Virgin territory

Flonja Kodheli on Sworn Virgin and life in regions of Albania.

by Anne-Katrin Titze

Alba Rohrwacher (Hana) Flonja Kodheli (Lila) in Laura Bispuri's Sworn Virgin
Alba Rohrwacher (Hana) Flonja Kodheli (Lila) in Laura Bispuri's Sworn Virgin

The Tribeca Film Festival Nora Ephron Prize winner, Sworn Virgin (Vergine Giurata), directed by Laura Bispuri, co-written with Francesca Manieri, from the novel by Elvira Dones, stars Alba Rohrwacher with Flonja Kodheli as her sister Lila, Ilire Vinca Cela as their mother, and Lars Eidinger as pool guardian.

In the isolated mountains of Northern Albania, the codes are strict ruling the interactions between men and women. Bispuri's sharply crafted first feature lays out the dictates in images that share and combine the rough beauty of the land with the oppression lying beneath. Women and donkeys carrying sacks of rubble up the flinty mountains. Men go hunting in the woods, drink a fiery alcohol called Raki, and howl collective chants when one of them dies.

Flonja Kodheli:
Flonja Kodheli: "Lila doesn't seem so happy. At least she isn't married to someone she doesn't love." Photo: Anne-Katrin Titze

Women aren't allowed in the woods alone, can't shoot guns, and always choose second. There is a system in place if a woman wants to live like a man. Unlike the Little Mermaid, she does not have to give up her voice or take every step as though walking on knives - she has to become a Sworn Virgin instead. "You'll become a piece of rock, my child," the foster mother Katrina (Vinca Celaj) warns Hana (Rohrwacher). Lila (Kodheli) has a different plan for herself and flees to Italy. Moving back and forth in time, we see the relationship evolve between Lila and Hana, who has become Mark when she visits her sister.

At the Istituto Luce Cinecittà Soho House brunch for the Italian Delegation in New York for the Tribeca Film Festival, attended by Alba Rohrwacher, Laura Bispuri and Sworn Virgin producer Marta Donzelli, I spoke with Flonja about her approach to the character, her own Albanian roots and what it means for women to be free.

Anne-Katrin Titze: Albania is not the most exposed country in film. You are originally from Albania?

Flonja Kodheli: I left Albania in '93 and moved to Brussels with my family. Then I lived by myself in Paris for ten years. Now I am back in Brussels.

AKT: Did you know about the tradition of the Sworn Virgin that exists in the remote mountain regions?

FK: I heard about that but it was very very far from me. It was like a legend. I didn't know that they really exist. We have that word for Sworn Virgin in Albanian.

AKT: What is it called?

FK: Burrnesha. You say Burrnesha to a girl, to a woman who is strong. So I knew the word. We'd use it in the context - "you're a Burrnesha, don't worry about it." But I didn't know that much about it because I left Albania when I was a child. The region this is from is way up north, close to Kosovo.

AKT: Tell me about your character Lila. She remains a bit of a mystery.

Lila (Flonja Kodheli) with Mark (Alba Rohrwacher):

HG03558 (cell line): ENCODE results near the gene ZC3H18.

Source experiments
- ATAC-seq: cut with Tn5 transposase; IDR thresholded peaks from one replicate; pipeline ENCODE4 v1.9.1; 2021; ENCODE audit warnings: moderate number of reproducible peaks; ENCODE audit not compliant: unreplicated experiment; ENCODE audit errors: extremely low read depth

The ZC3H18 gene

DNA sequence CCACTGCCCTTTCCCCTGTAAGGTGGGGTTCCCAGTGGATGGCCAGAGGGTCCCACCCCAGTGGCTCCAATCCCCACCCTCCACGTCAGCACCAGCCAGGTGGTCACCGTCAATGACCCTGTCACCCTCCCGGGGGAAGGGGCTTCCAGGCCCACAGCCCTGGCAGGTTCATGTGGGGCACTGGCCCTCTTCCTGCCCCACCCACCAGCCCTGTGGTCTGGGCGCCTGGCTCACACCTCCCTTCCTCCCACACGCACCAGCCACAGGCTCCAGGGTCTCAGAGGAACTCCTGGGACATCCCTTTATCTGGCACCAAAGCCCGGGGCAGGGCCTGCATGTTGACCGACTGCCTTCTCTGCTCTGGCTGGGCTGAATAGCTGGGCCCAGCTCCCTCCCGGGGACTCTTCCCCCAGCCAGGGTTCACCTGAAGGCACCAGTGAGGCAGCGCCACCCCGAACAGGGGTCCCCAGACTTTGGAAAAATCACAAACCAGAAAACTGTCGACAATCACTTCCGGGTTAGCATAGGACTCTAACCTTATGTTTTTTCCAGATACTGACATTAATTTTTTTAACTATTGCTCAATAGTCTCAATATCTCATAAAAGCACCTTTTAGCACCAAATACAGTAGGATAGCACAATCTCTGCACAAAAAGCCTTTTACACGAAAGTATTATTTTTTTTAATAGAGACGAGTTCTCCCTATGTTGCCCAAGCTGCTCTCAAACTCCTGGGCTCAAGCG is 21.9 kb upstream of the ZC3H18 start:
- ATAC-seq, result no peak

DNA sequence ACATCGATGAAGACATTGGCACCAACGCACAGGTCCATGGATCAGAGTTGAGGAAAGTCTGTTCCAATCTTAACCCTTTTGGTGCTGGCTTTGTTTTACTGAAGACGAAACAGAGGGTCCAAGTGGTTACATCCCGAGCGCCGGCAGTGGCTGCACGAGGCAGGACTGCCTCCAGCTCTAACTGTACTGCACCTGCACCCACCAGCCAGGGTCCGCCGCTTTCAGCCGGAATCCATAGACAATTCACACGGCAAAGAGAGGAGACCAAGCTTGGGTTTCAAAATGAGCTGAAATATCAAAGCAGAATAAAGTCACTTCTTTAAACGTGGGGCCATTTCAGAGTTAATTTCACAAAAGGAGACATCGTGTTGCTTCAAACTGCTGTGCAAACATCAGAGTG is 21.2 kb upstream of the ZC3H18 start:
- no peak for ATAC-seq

Lila (Flonja Kodheli) with Mark (Alba Rohrwacher): "We have two different ways for women to react to be free."

FK: I think Lila is someone who is always hiding something. When she is in Albania, she is hiding the desire to run away from Albania. When she is in Italy, she hides probably the pain, the guilt of leaving everybody, everything. It can be something mysterious about her. Then she is a nurse in Italy, which is very innocent. When she makes that decision to go to Italy it means that she is not taking care of her parents. Going to Italy to become a nurse…

AKT: With the man she loves…

FK: … of course. The two things that pushed her to go away - first, this marriage where her father says she has to marry someone she doesn't even know. And second, that she realises her sister is becoming a man, which is like a betrayal.

AKT: The scene with the father is very strong. He shows Lila the bullet he is going to give to the future husband to use if she doesn't behave.

FK: That's when it clicks. She knew that she didn't want to have the same life as her mother and the women in the mountains. When she sees this bullet, she knows now it's over. I have to escape, I want to be free.

AKT: The film asks the big questions about what gender means.

Flonja Kodheli on Lila with Mark:
Flonja Kodheli on Lila with Mark: "I think Lila is someone who is always hiding something."

FK: Yes and what it means for women to be free. It doesn't mean necessarily being happy. I mean, in this case, Lila doesn't seem so happy. At least she isn't married to someone she doesn't love. This for her is the freedom - of being with the man she loves.

AKT: There is also her daughter. And the possibility to have her sister come stay with her?

FK: Well, well, well, well, the sister when she comes, that's really difficult for her. Because it's the first time that she sees Mark. When she left, she was still Hana. So she sees Mark as a Sworn Virgin and she has in front of her everything that she wanted to forget.

AKT: About herself as well, perhaps? That maybe if the man she loves weren't there, it could have been an option for her? Instead of marrying the stranger with the bullet?

FK: Hana thinks that being free is becoming a Sworn Virgin and for Lila, being free was escaping. We have two different ways for women to react to be free.

AKT: These are the options - becoming a man or escaping.

FK: We have two destinies of women, totally different and two visions of life.

Encore Nora Ephron Prize screenings of Sworn Virgin at the Tribeca Film Festival will take place on Sunday, April 26 at 2:30pm and 8:30pm - Regal Battery Park Stadium cinema 4.

Coming up conversations with Sworn Virgin director Laura Bispuri and star Alba Rohrwacher.

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